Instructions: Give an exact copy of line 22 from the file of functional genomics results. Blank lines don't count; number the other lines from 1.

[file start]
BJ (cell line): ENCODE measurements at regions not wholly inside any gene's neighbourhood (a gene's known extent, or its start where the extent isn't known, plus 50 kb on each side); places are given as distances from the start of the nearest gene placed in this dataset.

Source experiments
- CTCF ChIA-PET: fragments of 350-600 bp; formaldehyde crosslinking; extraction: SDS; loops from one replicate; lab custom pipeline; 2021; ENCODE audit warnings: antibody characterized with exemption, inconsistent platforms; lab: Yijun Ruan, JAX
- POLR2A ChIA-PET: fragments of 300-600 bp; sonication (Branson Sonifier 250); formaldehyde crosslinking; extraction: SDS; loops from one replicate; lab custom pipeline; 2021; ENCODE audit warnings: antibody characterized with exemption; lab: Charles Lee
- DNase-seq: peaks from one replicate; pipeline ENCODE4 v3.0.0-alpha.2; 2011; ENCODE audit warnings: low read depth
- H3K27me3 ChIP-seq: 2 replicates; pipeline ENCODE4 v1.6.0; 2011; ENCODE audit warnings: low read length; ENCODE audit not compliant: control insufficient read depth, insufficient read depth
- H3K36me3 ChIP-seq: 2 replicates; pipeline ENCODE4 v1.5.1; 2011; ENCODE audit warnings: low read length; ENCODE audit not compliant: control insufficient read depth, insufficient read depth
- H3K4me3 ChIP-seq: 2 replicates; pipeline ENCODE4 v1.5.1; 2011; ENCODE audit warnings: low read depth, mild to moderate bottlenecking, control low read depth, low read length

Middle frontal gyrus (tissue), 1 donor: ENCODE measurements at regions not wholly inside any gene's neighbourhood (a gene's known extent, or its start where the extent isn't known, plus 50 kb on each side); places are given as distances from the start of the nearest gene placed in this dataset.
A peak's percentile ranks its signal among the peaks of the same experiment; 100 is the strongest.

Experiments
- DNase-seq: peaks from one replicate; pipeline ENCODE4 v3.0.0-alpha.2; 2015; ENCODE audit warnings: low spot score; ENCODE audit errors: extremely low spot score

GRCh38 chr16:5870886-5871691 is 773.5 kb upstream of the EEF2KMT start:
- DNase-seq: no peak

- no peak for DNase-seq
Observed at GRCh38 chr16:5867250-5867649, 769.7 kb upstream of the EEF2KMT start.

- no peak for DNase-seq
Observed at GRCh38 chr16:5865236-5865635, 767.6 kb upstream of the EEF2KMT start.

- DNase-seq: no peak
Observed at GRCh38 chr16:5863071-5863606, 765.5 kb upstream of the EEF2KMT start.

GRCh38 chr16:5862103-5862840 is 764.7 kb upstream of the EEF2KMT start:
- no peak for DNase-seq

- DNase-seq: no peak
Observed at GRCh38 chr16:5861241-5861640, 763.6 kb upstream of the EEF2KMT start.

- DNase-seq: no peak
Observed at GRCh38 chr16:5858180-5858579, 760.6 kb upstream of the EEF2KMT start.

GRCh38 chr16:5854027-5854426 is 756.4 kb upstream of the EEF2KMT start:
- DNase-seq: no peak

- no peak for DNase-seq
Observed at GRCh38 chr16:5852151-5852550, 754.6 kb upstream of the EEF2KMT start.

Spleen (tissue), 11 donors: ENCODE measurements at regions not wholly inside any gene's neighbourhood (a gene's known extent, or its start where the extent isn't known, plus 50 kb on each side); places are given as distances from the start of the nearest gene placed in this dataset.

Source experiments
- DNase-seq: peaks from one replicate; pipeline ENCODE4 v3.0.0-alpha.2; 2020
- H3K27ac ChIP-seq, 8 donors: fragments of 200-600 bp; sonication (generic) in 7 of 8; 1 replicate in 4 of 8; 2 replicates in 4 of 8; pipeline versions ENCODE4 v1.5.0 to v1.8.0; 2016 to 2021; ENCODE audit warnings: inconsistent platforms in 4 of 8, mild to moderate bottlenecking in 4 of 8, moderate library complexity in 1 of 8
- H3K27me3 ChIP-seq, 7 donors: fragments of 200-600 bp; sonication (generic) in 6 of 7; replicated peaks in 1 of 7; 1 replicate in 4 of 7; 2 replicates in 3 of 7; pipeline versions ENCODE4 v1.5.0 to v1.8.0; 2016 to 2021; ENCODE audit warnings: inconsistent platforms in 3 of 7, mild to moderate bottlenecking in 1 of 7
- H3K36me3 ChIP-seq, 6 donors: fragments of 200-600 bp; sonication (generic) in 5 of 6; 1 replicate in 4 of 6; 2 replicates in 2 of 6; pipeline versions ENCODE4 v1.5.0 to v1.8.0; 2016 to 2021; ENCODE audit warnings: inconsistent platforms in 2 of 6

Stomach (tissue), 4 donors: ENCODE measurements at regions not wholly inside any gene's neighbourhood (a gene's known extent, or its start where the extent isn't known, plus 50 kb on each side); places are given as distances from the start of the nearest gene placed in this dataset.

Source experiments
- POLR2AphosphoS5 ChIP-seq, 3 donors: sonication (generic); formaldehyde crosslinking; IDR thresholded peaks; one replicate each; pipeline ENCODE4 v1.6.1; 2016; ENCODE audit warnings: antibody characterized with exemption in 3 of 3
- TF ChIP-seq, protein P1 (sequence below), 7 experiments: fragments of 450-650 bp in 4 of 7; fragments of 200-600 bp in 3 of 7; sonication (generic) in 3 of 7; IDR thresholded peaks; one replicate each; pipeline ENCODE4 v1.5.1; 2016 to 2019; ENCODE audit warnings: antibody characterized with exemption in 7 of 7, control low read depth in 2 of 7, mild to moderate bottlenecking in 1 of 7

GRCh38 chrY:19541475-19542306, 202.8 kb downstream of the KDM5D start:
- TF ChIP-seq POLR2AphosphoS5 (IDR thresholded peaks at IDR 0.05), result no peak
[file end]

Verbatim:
- no peak for DNase-seq